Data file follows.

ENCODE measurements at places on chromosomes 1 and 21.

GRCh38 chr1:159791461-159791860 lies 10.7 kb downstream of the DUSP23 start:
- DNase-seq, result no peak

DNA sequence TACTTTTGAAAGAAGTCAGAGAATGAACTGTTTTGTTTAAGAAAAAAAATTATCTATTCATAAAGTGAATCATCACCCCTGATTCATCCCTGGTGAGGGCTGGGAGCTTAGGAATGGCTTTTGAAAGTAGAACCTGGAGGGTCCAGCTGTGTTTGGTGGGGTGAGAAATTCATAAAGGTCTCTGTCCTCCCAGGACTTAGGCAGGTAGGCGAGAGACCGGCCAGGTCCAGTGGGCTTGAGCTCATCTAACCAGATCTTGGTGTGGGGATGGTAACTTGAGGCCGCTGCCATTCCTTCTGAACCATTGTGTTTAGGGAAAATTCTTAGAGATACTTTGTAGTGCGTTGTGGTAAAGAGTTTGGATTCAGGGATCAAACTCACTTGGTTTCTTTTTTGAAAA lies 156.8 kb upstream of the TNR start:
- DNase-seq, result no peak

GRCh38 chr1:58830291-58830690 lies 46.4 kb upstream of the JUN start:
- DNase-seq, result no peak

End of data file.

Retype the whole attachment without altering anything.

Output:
ENCODE measurements at places on chromosomes 1 and 21.

GRCh38 chr1:159791461-159791860 lies 10.7 kb downstream of the DUSP23 start:
- DNase-seq, result no peak

DNA sequence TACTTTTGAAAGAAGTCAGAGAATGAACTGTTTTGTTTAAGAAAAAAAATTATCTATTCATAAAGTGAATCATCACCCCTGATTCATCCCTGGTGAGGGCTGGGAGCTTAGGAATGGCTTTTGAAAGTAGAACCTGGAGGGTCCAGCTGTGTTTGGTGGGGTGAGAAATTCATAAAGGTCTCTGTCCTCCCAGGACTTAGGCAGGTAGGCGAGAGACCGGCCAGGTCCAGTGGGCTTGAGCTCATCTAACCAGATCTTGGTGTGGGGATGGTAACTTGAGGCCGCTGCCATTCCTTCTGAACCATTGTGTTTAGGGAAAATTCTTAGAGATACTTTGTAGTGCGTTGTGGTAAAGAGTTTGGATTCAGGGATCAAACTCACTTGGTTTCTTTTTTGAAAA lies 156.8 kb upstream of the TNR start:
- DNase-seq, result no peak

GRCh38 chr1:58830291-58830690 lies 46.4 kb upstream of the JUN start:
- DNase-seq, result no peak